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Things you Need to know


What is a Spoofing Scam?

A Spoofing scam is when a caller deliberately falsifies the information transmitted to your caller ID display to disguise their identity. Spoofing is often used as part of an attempt to trick someone into giving away valuable personal information so it can be used in fraudulent activity or sold illegally, but also can be used legitimately, for example, to display the toll-free number for a business.

Information About Scams!!!

Recently, we have heard of a number of scams where individuals posing as Social Security employees call and ask for personal information like your name, Social Security number and bank account information. The caller alleges that we need this information so we can issue you additional funds or rebates or they allege that because of a computer glitch your personal information has been lost. If you receive any phone call with the number 800-772-1213 on your caller-ID screen, beware. While that number is the SSA’s national customer service line, the call is likely to be a technological trick that thieves are using to try to obtain your Social Security Number (SSN) or other personal information.

Another scam used an email that was designed to look like it came from Social Security. It provided information about the annual cost-of-living-adjustment and directed readers to a website designed to look like Social Security’s site so people could “update their information” — valuable information to identity thieves and criminals.

In an effort to combat such scams, we want to make one thing perfectly clear: Social Security will not send you an email asking you to give us your personal information, such as your Social Security number, date of birth, or other private information. If someone saying they are from Social Security does email you requesting information, don’t respond to the message. Instead, contact your local Social Security office or call us at 1-800-772-1213 (TTY 1-800-325-0778) to see whether we really need any information from you.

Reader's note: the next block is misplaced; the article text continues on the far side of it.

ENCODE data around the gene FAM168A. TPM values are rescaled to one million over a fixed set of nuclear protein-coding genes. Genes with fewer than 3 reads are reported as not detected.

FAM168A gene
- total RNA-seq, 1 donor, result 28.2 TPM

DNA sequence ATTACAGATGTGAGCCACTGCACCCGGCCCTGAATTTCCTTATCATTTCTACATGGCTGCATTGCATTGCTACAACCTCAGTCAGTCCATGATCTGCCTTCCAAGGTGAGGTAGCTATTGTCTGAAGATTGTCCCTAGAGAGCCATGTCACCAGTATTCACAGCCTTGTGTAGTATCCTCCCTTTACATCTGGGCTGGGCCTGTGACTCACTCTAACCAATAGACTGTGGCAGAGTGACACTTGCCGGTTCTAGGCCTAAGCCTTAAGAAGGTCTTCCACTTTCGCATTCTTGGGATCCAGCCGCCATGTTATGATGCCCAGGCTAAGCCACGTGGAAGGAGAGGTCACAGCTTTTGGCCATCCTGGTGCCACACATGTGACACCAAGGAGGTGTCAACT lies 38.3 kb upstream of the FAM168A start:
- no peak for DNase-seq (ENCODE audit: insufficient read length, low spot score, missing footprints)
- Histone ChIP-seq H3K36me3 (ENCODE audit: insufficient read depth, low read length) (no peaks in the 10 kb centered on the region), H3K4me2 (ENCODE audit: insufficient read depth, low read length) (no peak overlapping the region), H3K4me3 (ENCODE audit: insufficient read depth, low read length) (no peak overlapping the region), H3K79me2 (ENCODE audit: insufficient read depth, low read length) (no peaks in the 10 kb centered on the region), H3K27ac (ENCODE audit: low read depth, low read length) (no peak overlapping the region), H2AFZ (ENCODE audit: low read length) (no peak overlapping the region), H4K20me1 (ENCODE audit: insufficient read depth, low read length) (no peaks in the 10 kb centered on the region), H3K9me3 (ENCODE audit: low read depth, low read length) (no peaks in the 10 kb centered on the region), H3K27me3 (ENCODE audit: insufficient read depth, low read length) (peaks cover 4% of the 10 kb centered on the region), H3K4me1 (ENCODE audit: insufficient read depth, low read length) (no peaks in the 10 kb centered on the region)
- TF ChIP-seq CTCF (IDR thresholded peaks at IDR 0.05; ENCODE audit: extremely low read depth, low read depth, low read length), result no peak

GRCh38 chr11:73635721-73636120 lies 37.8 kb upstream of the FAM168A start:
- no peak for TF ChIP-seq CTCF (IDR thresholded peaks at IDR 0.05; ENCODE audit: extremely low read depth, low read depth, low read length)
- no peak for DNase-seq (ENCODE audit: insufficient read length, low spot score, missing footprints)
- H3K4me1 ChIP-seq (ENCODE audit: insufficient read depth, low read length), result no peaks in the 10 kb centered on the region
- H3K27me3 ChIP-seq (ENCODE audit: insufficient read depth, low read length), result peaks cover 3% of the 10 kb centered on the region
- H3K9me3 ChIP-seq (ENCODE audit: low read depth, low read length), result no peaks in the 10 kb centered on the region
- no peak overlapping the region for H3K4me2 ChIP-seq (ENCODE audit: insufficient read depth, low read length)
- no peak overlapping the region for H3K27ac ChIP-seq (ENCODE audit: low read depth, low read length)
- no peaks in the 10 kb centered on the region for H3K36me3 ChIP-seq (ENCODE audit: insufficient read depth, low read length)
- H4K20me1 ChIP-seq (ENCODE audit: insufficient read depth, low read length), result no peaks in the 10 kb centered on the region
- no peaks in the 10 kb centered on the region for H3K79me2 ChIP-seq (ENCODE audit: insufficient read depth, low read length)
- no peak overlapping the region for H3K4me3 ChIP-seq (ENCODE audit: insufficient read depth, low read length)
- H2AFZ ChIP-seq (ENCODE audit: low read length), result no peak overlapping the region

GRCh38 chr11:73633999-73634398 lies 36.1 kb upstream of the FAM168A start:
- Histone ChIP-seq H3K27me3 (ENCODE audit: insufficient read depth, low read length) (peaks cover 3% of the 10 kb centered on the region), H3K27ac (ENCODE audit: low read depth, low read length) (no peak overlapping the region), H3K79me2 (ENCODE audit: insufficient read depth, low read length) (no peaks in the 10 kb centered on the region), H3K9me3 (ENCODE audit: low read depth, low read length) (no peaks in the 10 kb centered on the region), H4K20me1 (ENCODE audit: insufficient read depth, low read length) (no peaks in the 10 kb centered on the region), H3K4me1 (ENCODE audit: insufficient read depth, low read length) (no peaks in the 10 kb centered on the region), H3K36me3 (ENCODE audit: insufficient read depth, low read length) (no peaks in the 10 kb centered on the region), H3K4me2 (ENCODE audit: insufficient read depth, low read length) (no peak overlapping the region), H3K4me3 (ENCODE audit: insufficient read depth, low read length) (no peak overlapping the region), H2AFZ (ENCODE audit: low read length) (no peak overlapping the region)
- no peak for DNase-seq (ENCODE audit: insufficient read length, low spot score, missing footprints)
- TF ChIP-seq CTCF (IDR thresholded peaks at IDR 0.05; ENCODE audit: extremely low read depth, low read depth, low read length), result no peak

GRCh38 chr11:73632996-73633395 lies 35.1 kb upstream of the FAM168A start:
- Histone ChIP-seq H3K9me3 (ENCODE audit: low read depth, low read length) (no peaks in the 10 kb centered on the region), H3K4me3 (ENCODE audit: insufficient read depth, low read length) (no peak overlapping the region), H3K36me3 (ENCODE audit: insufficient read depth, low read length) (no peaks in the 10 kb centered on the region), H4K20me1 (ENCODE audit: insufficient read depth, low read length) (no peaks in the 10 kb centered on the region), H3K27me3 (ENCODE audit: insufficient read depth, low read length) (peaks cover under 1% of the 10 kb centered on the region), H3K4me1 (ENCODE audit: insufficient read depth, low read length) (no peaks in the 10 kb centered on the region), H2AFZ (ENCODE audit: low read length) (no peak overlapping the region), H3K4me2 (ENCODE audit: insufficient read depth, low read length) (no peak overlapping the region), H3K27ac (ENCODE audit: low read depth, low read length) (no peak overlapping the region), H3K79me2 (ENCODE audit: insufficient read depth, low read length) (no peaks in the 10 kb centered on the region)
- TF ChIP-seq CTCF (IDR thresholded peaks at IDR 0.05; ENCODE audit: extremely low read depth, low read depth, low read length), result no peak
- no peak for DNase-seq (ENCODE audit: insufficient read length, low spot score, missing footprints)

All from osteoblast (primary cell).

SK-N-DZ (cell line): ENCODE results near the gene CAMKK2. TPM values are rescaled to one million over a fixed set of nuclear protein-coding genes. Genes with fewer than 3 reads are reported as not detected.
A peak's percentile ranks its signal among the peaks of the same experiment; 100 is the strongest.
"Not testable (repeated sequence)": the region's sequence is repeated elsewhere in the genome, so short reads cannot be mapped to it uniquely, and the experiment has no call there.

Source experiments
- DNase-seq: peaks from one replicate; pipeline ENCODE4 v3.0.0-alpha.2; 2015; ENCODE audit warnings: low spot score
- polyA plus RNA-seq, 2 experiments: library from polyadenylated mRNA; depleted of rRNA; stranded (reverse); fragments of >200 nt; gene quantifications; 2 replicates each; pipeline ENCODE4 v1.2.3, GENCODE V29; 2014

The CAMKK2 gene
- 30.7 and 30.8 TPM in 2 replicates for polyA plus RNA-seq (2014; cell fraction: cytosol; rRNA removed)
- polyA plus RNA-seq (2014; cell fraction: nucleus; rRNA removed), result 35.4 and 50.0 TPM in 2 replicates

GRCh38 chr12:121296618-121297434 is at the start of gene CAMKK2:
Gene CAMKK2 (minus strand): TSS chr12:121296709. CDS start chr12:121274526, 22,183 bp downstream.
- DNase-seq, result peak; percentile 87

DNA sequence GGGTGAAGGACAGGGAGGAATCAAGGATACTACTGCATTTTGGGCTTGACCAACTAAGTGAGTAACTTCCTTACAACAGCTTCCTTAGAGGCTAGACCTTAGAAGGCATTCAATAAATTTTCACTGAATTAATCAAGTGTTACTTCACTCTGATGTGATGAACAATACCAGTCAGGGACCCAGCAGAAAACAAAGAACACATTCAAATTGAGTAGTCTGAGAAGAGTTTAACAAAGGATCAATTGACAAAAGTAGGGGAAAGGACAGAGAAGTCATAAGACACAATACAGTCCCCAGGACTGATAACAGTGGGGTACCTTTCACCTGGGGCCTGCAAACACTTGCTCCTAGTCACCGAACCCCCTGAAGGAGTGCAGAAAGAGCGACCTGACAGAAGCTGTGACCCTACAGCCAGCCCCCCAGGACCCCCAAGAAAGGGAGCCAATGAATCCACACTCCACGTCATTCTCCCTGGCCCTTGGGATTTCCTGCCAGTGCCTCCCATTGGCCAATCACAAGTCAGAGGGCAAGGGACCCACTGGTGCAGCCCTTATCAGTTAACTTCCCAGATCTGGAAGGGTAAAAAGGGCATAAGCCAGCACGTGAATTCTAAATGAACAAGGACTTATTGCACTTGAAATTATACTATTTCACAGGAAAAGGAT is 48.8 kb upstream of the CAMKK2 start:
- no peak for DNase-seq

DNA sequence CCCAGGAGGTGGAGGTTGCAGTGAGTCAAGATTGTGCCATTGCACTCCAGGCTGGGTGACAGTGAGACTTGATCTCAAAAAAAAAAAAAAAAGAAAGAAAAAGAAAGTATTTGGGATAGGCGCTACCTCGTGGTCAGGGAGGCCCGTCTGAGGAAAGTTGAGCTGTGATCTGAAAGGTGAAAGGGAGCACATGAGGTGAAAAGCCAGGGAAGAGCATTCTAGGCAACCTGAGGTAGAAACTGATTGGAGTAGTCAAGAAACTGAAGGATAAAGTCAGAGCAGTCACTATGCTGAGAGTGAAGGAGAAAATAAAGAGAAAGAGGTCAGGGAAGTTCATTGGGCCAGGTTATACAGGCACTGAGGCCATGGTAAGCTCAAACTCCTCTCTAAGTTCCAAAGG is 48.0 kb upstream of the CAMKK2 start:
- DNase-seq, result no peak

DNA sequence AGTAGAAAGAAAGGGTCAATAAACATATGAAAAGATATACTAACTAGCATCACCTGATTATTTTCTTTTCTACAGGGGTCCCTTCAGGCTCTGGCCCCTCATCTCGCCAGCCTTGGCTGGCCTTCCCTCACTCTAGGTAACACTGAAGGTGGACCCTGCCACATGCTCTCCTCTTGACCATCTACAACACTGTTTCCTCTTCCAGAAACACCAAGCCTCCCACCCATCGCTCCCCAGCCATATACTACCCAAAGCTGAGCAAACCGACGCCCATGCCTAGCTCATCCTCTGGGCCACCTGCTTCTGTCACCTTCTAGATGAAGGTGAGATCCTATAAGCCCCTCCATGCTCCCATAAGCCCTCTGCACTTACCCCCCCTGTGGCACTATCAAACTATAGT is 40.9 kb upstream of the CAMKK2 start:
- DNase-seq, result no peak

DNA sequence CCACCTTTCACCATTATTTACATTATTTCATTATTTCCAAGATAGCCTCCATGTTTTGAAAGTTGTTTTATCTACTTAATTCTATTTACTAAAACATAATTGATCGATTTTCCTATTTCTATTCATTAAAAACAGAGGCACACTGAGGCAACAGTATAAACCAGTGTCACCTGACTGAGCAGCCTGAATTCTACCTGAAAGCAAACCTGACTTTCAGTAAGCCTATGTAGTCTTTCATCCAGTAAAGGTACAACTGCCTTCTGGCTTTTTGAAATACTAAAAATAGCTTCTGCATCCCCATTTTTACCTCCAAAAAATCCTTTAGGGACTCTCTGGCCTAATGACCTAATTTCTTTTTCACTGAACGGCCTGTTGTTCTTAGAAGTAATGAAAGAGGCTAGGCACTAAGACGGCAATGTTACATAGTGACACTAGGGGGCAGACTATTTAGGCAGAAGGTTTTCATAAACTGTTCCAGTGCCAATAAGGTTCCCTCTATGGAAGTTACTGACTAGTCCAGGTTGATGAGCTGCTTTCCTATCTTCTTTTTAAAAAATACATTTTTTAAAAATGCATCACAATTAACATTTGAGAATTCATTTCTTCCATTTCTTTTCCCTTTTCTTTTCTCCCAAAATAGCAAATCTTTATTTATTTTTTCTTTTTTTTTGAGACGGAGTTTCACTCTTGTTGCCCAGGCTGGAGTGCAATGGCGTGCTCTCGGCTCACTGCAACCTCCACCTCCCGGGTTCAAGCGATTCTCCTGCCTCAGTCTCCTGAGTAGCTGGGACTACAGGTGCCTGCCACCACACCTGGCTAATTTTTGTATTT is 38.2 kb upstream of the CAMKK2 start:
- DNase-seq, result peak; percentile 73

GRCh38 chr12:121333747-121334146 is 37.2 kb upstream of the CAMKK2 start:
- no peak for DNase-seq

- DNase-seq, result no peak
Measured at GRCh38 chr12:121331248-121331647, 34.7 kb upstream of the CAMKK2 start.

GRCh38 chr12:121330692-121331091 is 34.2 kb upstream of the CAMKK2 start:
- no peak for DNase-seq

Whatever you do, don’t fall victim to a scam. Don’t give out your personal information.

Social Security and the Office of Inspector General (OIG) take these scams very seriously. We do everything we can to stop the perpetrators and educate the public. To report suspicious activity, please call the OIG Hotline at 1-800-269-0271. (If you are deaf or hard of hearing, call the OIG TTY number at 1-866-501-2101.) A Public Fraud Reporting form is also available online at OIG’s website:

You will always receive prior notification from us by mail or telephone before a personal visit is made. When in doubt, contact us at 1-800-772-1213 (TTY 1-800-325-0778) and we can verify the identity of the Social Security employee who has contacted you.

The Federal Bureau of Investigation offers a great deal of information on Scams and Safety.  Their website is


Medicare Cost Sharing 

Important information recently comes to light


New Medicare Card Rolling out in April of 2018 


In 2015, Congress passed the Medicare Access and CHIP Reauthorization Act.   This law requires the removal of the social security numbers from all Medicare cards by April 2019.  This new initiative is referred to as the Social Security Number Removal Initiative (SSNRI.) A new randomly generated Medicare Beneficiary Identifier (MBI) will replace the social security number.  When the initiative gets underway all Medicare beneficiaries will be assigned a new MBI and be sent a new Medicare card.

The primary goal of the initiative is to decrease Medicare beneficiaries’ vulnerability to identity theft by removing the social security number from their Medicare cards and replacing it with a new Medicare MBI which does not contain any other personal information.

Key information 

Starting April 2018, CMS will begin mailing new Medicare cards that include a new Medicare Number. The mailings will be staggered throughout the year,with completion expected by April 2019. The 2018 Medicare &You handbook will have information for you as well.